Gonzalo Tornaria on Tue, 20 May 2003 11:21:26 -0500 |
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Sparse matrix multiplication // charpoly |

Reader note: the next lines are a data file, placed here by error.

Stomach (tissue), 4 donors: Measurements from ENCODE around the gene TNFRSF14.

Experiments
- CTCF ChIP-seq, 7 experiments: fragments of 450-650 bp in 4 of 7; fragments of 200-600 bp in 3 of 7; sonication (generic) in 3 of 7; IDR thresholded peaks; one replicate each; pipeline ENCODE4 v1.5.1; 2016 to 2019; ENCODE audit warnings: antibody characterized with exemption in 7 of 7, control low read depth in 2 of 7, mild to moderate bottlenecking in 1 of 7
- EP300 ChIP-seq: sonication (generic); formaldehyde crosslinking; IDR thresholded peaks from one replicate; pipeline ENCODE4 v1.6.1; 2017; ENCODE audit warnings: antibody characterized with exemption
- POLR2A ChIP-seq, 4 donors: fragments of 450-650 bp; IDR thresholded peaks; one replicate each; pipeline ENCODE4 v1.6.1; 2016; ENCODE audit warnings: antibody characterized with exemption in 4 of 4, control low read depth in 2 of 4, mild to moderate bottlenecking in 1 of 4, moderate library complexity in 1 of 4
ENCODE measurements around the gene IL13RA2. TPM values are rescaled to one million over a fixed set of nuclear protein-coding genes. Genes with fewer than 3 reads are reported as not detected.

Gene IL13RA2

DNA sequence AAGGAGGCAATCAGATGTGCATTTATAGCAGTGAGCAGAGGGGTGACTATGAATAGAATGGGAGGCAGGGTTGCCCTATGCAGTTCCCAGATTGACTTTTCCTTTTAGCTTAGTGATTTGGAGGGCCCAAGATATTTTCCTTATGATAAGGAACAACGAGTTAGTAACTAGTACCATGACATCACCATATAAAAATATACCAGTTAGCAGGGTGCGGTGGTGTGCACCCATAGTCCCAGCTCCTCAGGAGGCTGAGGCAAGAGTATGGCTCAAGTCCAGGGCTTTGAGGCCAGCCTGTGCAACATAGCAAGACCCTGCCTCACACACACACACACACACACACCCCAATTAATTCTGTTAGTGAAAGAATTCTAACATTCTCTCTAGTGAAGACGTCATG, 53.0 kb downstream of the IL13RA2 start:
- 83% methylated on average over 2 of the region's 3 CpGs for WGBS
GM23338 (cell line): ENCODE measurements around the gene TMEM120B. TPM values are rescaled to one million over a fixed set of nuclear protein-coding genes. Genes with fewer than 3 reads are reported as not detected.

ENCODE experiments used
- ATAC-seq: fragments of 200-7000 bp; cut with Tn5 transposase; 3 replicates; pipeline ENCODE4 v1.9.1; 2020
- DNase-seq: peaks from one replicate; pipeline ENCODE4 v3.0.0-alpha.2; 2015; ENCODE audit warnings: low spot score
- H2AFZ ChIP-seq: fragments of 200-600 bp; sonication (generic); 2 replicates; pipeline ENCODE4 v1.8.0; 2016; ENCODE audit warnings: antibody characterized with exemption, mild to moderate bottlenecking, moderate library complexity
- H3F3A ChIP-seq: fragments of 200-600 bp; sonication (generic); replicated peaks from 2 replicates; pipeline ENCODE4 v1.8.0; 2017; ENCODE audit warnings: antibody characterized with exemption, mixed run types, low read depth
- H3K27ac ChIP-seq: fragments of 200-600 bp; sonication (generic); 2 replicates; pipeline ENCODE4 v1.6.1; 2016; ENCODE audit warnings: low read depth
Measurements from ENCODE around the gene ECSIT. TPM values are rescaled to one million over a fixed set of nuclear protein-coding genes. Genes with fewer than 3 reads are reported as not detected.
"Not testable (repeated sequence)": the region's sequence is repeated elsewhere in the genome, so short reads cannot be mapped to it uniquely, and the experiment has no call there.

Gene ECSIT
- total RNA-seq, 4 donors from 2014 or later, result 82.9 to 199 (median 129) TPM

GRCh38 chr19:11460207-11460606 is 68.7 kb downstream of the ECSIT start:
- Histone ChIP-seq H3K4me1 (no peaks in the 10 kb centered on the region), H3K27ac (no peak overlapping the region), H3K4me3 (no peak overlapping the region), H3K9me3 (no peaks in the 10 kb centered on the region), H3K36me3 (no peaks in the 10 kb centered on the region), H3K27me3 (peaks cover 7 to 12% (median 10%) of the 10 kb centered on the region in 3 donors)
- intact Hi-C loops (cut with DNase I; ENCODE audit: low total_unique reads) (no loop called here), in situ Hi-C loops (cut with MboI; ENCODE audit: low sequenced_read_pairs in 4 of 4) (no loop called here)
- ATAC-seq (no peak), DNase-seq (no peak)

Idea: If we have a "sparse" matrix, and we are going to do a lot of multiplications on the left (right), we "study" it before, and replace it by something else that can be used to multiply matrices on the left (right). E.g.: ------------------------------------------- ? sl = matrix_sparseleft(m); time = 3,810 ms. ? sparseleft_mul(sl, m); time = 2,990 ms. ? m * m == % time = 11,740 ms. %22 = 1 ------------------------------------------- This is typical for 1000x1000 sparse matrices: it takes less time to compute this way, even including the "study" time. The "study" to prepare multiplication by the left consist in replacing each row by a vector of pairs [col, entry], and multiplication by another matrix amounts to take linear combinations of the rows according to this vectors of pairs. In my naive GP implementation (far from optimal), it seems to works faster with multiplication by the right than the left... (which makes sense, since matrices are organized by columns). That's also true for the PARI multiplication. To compute characteristic polynomials, we "study" the matrix once, and then we use the studied one to multiply on the right. This gives good results for big matrices. I'll add the programs in next message. ---------------------------------------------- In what follows, a "SPARSE" n by n matrix has about 4*n non-zero entries (random integers from 1 to 10000), whereas a "DENSE" matrix has all entries non-zero. A "RIGHT" is a sparse matrix studied for multiplication on the right, and a "LEFT" is a sparse matrix studied for multiplication on the left. CP(DENSE) is computing the charpoly for a dense matrix, CP(SPARSE) is computing the charpoly for a sparse matrix; for the GP program, it studies the matrix for the right once, and then it takes advantage of the fast multiplication. CP(SPARSE1) is charpoly for a sparse matrix whose entries are non-negative integers that add up to 4 by columns (like the examples of the previous message). The "generic" GP program runs almost as fast as the "special purpose" GP program (for 4-regular graphs). There isn't appreciable difference between multiplication by SPARSE and SPARSE1. Why is there difference for computing the charpoly? I think is because the coefficients of the intermediate matrices we compute explode, and that's of course much much worse when the coefficients are up to 10000 than when they are really small. In fact, I couldn't compute the CP(SPARSE) for 500x500 (it runs out of memory), but I can compute CP(SPARSE1). The timings are with the patched PARI (P4 2.0GHz).. ---------------------------------- 100x100 --------- PARI: SPARSE * SPARSE : 17.3 msec PARI: DENSE * SPARSE : 20.3 msec PARI: SPARSE * DENSE : 94.0 msec PARI: DENSE * DENSE : 160.0 msec GP: Study for right : 38.7 msec GP: SPARSE * RIGHT : 18.4 msec GP: DENSE * RIGHT : 23.2 msec GP: Study for left : 38.7 msec GP: LEFT * SPARSE : 19.5 msec GP: LEFT * DENSE : 26.3 msec PARI: CP(DENSE) : 80.64 sec PARI: CP(SPARSE) : 3.69 sec GP: CP(SPARSE) : 3.13 sec PARI: CP(SPARSE1) : 1.99 sec GP: CP(SPARSE1) : 1.20 sec ---------------------------------- 200x200 --------- PARI: SPARSE * SPARSE : 119.8 msec PARI: DENSE * SPARSE : 130.2 msec PARI: SPARSE * DENSE : 854.0 msec PARI: DENSE * DENSE : 1530.0 msec GP: Study for right : 150.2 msec GP: SPARSE * RIGHT : 70.0 msec GP: DENSE * RIGHT : 89.8 msec GP: Study for left : 152.0 msec GP: LEFT * SPARSE : 85.4 msec GP: LEFT * DENSE : 120.4 msec PARI: CP(SPARSE) : 57.50 sec GP: CP(SPARSE) : 43.79 sec PARI: CP(SPARSE1) : 26.49 sec GP: CP(SPARSE1) : 9.61 sec ---------------------------------- 500x500 --------- PARI: SPARSE * SPARSE : 1773.0 msec PARI: DENSE * SPARSE : 1679.0 msec PARI: SPARSE * DENSE :16110.0 msec PARI: DENSE * DENSE :26880.0 msec GP: Study for right : 919.0 msec GP: SPARSE * RIGHT : 427.0 msec GP: DENSE * RIGHT : 547.0 msec GP: Study for left : 943.0 msec GP: LEFT * SPARSE : 669.0 msec GP: LEFT * DENSE : 892.0 msec PARI: CP(SPARSE1) : 887.21 sec GP: CP(SPARSE1) : 175.12 sec ---------------------------------- 1000x1000 --------- PARI: SPARSE * SPARSE : 12.1 sec PARI: DENSE * SPARSE : 12.7 sec PARI: SPARSE * DENSE : 162.8 sec PARI: DENSE * DENSE : 251.1 sec GP: Study for right : 3.6 sec GP: SPARSE * RIGHT : 1.6 sec GP: DENSE * RIGHT : 2.2 sec GP: Study for left : 3.6 sec GP: LEFT * SPARSE : 3.0 sec GP: LEFT * DENSE : 3.9 sec PARI: CP(SPARSE1) :????.?? sec GP: CP(SPARSE1) :2021.34 sec ---------------------------------- NOTES: 0) Take all the number with a grain of salt, because this is not a "serious" statistic, just sample timings. 0') The GP program is certainly not optimal, and I have not even compiled it. A hand-made implementation in C should be even better. 0'') The PARI multiplication seems "to learn" (!), in fact, the first time one multiplies takes longer. E.g. for 500x500 my data shows that SPARSE*SPARSE takes more time than DENSE*SPARSE, but that seems to be because I use the same matrix, 10 times for each, but the first time it takes twice as much (!) So, put more salt on my numbers :-) 1) The current PARI implementation of multiplication takes good advantage of sparseness if the *second* matrix is sparse (independent of the first one), but not nearly as much if only the *first* one is sparse. I guess that's unavoidable, unless one tests the first matrix for sparseness and uses a the "other" algorithm (namely, m1*m2=(m2~*m1~)~) 2) For multiplication of 100x100 matrices, PARI is slightly better, even without counting the "study time"; but GP is slightly better for charpoly !! 3) For multiplication of 200x200 matrices, GP is better than PARI not counting the study time. For charpoly, GP is better, but for SPARSE1 matrices, is even better (3x). 4) For multiplication of 500x500 matrices, GP is sligthly better counting the study time (and 4x not counting it) !! CP is 5x better for SPARSE1 matrices. 5) For multiplication of 1000x1000 matrices, GP is 2x better than PARI counting the study time, and 8x without study time. Gonzalo -- GM/CS/S d? a-- C++(+++) UL+++(++++) P++>+++ L+++>++++ E--- W-(+) N+(++) w--- O M-(--) V-(--) PGP(--) b++(+++) G++ e>++++ ... A mathematician is a machine for converting coffee into theorems.